2013 Jaguar XJ AWD first drive
The big Jag that makes sense
Mont Tremblant, Que. — To hear Jaguar tell it, the XJ not offering all-wheel drive was a bit like auditioning for the porn industry without the silicone enhancements; no matter how fine the offering, you're still alienating a majority of your audience. The company trotted out all manner of statistics — that 82 per cent of F-segment cars (think BMW 7s, Mercedes S-Classes, etc.) in the Northern United States and 40 per cent of all North American sales are all-wheel drive versions — that prove that luxury sedan buyers demand that all four of their wheels receive power. Never mind that you and I thought that its was hedonistic luxury, outrageous power and plutocratic presence that sold the big beasts; according to Jaguar's market research, what the filthy rich really want is an SUV dressed up as a luxury sedan.
Indeed, so adamant were the company's PR flacks to prove the new XJ's tractive abilities equal to a sport ute's that, after we had done the standard AWD-proving exercises of driving on ice and slaloming on snow, they had us beat the poor beast over an off-road course. I don't know what's more incongruous, splashing a big Jag through a puddle worthy of a Moroccan monsoon or crossing up a long-wheelbase XJ in full broadslide through a series of mud-slick switchbacks. All I know is that no other luxury car maker has ever demanded that I beat their poor über-luxury bolide like a Land Rover. And then, when I am grinning like a village idiot, demand that I do it again, but this time really put my foot into it. It's a little like watching Kate Middleton (pre-baby bump, of course; I'm not that crass) mudwrestling; you know it's wrong, but who's not going to watch?
A proper all-wheel-drive Jaguar
What's equally surprising is that, in its first in-house attempt at all-wheel drive (and, please, let's all continue pretending that the X-Type was just a bad dream), Jaguar has the audacity to claim the most sophisticated all-wheel-drive system in the segment, a headstrong boast considering that Mercedes' 4Matic and Audi's Quattro system have had decades of development. Of course, Jaguar has the advantage of being corporately twinned with Land Rover (parent company, Tata, owns them both) and it's unlikely that anyone, anywhere knows more about finding traction in places where there is none. So although the actual mechanical bits are a bit prosaic — the new XJ's rear differential is the same as the V8's, the centre diff is similar to the BMW 7 Series' while the front differential is made by Dana — how it transfers the V6's torque to all four wheels is unique.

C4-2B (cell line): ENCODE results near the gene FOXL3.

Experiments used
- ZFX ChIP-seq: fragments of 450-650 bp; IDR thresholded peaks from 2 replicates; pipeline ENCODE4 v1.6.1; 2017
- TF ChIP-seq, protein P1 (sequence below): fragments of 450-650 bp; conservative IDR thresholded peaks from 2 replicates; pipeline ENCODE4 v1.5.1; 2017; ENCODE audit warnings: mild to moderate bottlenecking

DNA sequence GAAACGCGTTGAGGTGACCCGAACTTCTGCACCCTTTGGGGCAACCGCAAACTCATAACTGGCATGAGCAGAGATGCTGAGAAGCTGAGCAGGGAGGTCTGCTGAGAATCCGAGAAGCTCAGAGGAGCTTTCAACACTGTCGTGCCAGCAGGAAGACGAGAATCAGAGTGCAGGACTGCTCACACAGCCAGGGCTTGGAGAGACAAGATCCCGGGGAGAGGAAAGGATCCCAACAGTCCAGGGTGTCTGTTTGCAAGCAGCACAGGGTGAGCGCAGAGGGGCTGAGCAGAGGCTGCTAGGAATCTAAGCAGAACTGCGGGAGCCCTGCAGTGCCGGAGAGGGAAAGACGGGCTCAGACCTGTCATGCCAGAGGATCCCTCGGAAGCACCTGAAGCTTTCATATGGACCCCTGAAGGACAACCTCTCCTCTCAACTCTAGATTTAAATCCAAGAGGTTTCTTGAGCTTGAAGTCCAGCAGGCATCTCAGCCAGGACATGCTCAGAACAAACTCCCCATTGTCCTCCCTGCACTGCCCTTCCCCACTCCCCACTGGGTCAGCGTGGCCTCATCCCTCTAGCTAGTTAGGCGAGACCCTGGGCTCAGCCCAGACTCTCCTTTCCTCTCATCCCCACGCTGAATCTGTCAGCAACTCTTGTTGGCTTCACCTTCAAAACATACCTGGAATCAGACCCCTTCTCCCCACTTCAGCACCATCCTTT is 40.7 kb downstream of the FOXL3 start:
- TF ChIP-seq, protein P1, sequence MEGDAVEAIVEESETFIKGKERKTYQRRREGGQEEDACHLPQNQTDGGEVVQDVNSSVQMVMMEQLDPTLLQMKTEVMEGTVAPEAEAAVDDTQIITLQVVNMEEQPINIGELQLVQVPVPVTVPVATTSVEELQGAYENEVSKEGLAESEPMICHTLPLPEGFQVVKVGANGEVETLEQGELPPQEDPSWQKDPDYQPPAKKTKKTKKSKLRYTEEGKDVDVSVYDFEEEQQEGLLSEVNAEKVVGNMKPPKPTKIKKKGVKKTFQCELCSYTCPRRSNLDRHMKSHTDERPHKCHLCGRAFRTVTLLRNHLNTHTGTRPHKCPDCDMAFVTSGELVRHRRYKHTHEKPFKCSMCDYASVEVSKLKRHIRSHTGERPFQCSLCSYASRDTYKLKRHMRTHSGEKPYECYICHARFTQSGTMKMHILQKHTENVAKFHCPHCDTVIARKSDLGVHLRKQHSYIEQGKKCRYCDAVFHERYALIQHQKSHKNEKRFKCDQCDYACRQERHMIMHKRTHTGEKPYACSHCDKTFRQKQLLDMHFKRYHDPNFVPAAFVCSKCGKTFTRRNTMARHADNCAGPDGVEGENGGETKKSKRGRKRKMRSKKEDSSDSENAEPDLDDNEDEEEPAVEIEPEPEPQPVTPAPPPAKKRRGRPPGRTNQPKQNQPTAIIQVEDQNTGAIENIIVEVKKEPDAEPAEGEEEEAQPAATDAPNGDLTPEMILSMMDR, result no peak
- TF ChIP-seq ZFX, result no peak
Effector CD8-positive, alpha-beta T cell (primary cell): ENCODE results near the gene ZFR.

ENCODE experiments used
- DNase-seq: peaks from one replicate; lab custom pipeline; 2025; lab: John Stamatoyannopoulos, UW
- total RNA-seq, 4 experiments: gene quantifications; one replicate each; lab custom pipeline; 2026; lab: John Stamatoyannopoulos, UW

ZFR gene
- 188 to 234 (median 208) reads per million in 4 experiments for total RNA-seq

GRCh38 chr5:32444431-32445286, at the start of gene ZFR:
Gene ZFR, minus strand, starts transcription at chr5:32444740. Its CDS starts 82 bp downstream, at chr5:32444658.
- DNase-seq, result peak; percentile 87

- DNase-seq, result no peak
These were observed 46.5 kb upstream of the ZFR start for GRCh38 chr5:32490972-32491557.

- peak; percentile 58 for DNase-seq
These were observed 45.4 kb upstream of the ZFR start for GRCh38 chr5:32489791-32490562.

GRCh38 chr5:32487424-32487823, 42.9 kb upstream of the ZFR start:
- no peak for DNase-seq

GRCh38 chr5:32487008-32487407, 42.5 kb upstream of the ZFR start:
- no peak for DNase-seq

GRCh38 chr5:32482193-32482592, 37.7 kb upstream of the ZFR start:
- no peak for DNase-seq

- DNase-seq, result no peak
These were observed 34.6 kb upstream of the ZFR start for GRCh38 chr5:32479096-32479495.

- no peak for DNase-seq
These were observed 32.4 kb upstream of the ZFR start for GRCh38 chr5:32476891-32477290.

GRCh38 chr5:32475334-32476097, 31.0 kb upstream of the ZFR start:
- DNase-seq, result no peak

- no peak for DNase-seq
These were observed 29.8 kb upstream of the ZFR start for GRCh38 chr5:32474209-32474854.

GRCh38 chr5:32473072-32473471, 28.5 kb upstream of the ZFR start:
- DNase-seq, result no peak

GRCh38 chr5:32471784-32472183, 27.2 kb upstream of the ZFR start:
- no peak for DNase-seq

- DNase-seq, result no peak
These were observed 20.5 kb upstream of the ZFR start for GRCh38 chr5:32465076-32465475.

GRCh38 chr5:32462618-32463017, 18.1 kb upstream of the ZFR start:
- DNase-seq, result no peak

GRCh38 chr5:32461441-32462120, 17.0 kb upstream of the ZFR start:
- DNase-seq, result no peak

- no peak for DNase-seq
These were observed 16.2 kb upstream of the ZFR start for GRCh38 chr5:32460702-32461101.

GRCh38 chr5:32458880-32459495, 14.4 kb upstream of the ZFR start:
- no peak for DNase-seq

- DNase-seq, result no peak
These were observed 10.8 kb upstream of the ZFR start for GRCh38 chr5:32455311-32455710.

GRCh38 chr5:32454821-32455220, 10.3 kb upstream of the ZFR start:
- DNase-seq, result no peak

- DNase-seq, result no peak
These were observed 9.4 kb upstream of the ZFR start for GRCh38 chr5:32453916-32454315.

The biggest differentiator compared with its competition is the Jaguar always defaults to being a rear-wheel-drive car. Oh, to be sure, the ability to drive the front wheels when a lack of traction dictates is absolutely crucial to its abilities. But its differentiator is that all of the engine's torque is sent rearward unless conditions dictate otherwise. That's in marked contrast to the typical Teutonic land barge which tends to default to something like a 60:40 or 50:50 torque split. That said, should the XJ's front wheels find themselves on dry tarmac while the rears rest on black ice, the system can direct 100 per cent of the torque to the front tires.
Thrown into the mix is an electronic traction control system that works with the all-wheel-drive bits to minimize wheel spin no matter how poor the traction. Indeed, while driving through the Tremblant area's snow-covered roads, I deliberately tried to induce wheelspin by slowing to a crawl and then hammering the throttle hard. Said AWD and traction systems handled the 3.0L V6's 332 lb.-ft. of torque with ease, the response from the big Jag no different than had I been driving on a perfectly dry road in sunny Florida.
Not everything is fully automatic, however; the Jag does, as all sporty cars should, allow the driver some control over the proceedings. The XJ's Normal and Dynamic setting, for instance, start off with just five per cent of the engine's power being directed to the front wheels (95 percent rearwards) while the Winter mode, anticipating poorer conditions, sends fully 30 per cent forward. Throw in the ability to have the traction chaperone fully engaged, half engaged or completely shut off and there's a traction/performance combination for almost any situation.
Indeed, as I mentioned, reveling in the Winter mode's almost dictatorial control of traction, we were let loose on a muddy off-road track (like I said, Land Rovering in a Jaguar!) where, with the Dynamic mode activated and the traction nannie deactivated, we could really send the XJ sideways with generous application of the loud pedal. Few Jag owners will ever act so silly but it's still nice to know that the big cat hasn't forgotten how to have fun just because it's now more practical.